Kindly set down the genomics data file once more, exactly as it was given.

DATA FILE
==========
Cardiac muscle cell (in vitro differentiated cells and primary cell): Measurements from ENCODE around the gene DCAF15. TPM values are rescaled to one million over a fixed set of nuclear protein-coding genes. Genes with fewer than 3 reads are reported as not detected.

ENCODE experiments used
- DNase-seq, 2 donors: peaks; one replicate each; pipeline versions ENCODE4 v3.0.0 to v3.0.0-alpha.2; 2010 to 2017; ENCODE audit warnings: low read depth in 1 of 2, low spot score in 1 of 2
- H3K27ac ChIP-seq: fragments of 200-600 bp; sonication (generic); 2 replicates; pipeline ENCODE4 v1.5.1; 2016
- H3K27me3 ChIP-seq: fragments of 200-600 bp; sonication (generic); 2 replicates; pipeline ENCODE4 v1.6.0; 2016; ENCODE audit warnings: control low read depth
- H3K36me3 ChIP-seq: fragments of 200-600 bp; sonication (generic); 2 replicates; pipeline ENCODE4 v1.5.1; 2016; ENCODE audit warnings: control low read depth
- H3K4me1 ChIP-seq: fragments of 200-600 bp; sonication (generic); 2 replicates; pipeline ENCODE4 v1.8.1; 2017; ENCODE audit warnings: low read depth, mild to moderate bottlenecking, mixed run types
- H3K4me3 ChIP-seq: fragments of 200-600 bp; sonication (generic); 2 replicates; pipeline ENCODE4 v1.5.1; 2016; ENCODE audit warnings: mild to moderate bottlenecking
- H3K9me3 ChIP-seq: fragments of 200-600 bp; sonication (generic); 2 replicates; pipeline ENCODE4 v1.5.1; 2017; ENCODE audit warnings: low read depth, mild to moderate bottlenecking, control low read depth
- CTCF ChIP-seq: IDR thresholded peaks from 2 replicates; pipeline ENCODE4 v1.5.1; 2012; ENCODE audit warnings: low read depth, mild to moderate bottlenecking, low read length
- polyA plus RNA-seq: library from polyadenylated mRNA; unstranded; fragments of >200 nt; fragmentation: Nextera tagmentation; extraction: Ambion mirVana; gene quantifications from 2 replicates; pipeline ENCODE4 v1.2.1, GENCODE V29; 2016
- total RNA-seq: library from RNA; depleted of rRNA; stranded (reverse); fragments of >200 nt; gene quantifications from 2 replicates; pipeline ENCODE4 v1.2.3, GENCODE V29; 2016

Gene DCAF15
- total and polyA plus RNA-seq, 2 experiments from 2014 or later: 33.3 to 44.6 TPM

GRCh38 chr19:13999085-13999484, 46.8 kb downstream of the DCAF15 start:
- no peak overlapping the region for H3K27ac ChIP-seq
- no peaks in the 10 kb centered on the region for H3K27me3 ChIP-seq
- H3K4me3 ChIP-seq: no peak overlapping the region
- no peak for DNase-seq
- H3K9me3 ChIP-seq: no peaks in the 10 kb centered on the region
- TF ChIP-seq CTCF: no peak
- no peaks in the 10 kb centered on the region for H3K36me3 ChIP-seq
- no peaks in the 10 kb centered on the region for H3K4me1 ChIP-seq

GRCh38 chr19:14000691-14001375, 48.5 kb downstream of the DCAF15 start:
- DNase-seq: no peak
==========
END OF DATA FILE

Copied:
Cardiac muscle cell (in vitro differentiated cells and primary cell): Measurements from ENCODE around the gene DCAF15. TPM values are rescaled to one million over a fixed set of nuclear protein-coding genes. Genes with fewer than 3 reads are reported as not detected.

ENCODE experiments used
- DNase-seq, 2 donors: peaks; one replicate each; pipeline versions ENCODE4 v3.0.0 to v3.0.0-alpha.2; 2010 to 2017; ENCODE audit warnings: low read depth in 1 of 2, low spot score in 1 of 2
- H3K27ac ChIP-seq: fragments of 200-600 bp; sonication (generic); 2 replicates; pipeline ENCODE4 v1.5.1; 2016
- H3K27me3 ChIP-seq: fragments of 200-600 bp; sonication (generic); 2 replicates; pipeline ENCODE4 v1.6.0; 2016; ENCODE audit warnings: control low read depth
- H3K36me3 ChIP-seq: fragments of 200-600 bp; sonication (generic); 2 replicates; pipeline ENCODE4 v1.5.1; 2016; ENCODE audit warnings: control low read depth
- H3K4me1 ChIP-seq: fragments of 200-600 bp; sonication (generic); 2 replicates; pipeline ENCODE4 v1.8.1; 2017; ENCODE audit warnings: low read depth, mild to moderate bottlenecking, mixed run types
- H3K4me3 ChIP-seq: fragments of 200-600 bp; sonication (generic); 2 replicates; pipeline ENCODE4 v1.5.1; 2016; ENCODE audit warnings: mild to moderate bottlenecking
- H3K9me3 ChIP-seq: fragments of 200-600 bp; sonication (generic); 2 replicates; pipeline ENCODE4 v1.5.1; 2017; ENCODE audit warnings: low read depth, mild to moderate bottlenecking, control low read depth
- CTCF ChIP-seq: IDR thresholded peaks from 2 replicates; pipeline ENCODE4 v1.5.1; 2012; ENCODE audit warnings: low read depth, mild to moderate bottlenecking, low read length
- polyA plus RNA-seq: library from polyadenylated mRNA; unstranded; fragments of >200 nt; fragmentation: Nextera tagmentation; extraction: Ambion mirVana; gene quantifications from 2 replicates; pipeline ENCODE4 v1.2.1, GENCODE V29; 2016
- total RNA-seq: library from RNA; depleted of rRNA; stranded (reverse); fragments of >200 nt; gene quantifications from 2 replicates; pipeline ENCODE4 v1.2.3, GENCODE V29; 2016

Gene DCAF15
- total and polyA plus RNA-seq, 2 experiments from 2014 or later: 33.3 to 44.6 TPM

GRCh38 chr19:13999085-13999484, 46.8 kb downstream of the DCAF15 start:
- no peak overlapping the region for H3K27ac ChIP-seq
- no peaks in the 10 kb centered on the region for H3K27me3 ChIP-seq
- H3K4me3 ChIP-seq: no peak overlapping the region
- no peak for DNase-seq
- H3K9me3 ChIP-seq: no peaks in the 10 kb centered on the region
- TF ChIP-seq CTCF: no peak
- no peaks in the 10 kb centered on the region for H3K36me3 ChIP-seq
- no peaks in the 10 kb centered on the region for H3K4me1 ChIP-seq

GRCh38 chr19:14000691-14001375, 48.5 kb downstream of the DCAF15 start:
- DNase-seq: no peak